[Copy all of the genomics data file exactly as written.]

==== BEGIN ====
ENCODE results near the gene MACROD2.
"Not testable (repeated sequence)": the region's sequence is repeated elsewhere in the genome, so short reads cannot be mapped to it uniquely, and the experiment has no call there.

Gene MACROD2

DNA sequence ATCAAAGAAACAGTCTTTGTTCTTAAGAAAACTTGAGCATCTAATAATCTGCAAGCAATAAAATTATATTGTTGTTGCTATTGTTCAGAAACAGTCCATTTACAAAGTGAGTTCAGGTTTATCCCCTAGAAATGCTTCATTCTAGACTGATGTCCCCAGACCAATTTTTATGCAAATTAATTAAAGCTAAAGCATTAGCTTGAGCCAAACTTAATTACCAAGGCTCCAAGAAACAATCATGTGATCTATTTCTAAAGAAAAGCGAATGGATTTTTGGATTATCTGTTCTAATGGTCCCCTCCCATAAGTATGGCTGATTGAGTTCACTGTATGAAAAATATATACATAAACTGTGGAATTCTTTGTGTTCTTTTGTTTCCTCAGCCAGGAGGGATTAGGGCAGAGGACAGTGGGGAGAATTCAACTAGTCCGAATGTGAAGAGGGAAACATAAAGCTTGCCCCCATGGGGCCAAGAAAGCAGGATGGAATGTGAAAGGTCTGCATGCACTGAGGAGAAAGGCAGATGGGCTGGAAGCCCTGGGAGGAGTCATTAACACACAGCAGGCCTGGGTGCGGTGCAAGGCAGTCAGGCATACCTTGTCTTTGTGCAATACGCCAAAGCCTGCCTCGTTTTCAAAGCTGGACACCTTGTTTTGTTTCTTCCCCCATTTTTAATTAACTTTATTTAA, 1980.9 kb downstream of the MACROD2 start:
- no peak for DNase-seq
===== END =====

ENCODE results near the gene MACROD2.
"Not testable (repeated sequence)": the region's sequence is repeated elsewhere in the genome, so short reads cannot be mapped to it uniquely, and the experiment has no call there.

Gene MACROD2

DNA sequence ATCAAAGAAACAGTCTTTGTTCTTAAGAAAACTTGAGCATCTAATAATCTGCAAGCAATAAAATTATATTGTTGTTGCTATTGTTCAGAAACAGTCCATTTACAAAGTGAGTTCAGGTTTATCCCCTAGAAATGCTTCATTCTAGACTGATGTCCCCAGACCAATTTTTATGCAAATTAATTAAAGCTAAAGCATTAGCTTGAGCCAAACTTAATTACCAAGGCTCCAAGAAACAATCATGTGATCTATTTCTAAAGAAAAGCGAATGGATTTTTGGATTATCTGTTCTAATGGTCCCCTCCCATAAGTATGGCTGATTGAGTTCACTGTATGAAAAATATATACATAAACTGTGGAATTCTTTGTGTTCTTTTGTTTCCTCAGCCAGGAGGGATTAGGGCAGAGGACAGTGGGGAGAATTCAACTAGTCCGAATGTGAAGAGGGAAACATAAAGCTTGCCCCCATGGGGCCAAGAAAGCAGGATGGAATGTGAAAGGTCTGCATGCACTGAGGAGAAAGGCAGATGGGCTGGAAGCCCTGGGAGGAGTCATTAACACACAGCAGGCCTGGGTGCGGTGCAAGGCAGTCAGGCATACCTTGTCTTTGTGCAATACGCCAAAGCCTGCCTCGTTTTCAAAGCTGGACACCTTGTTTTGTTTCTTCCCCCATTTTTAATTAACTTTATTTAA, 1980.9 kb downstream of the MACROD2 start:
- no peak for DNase-seq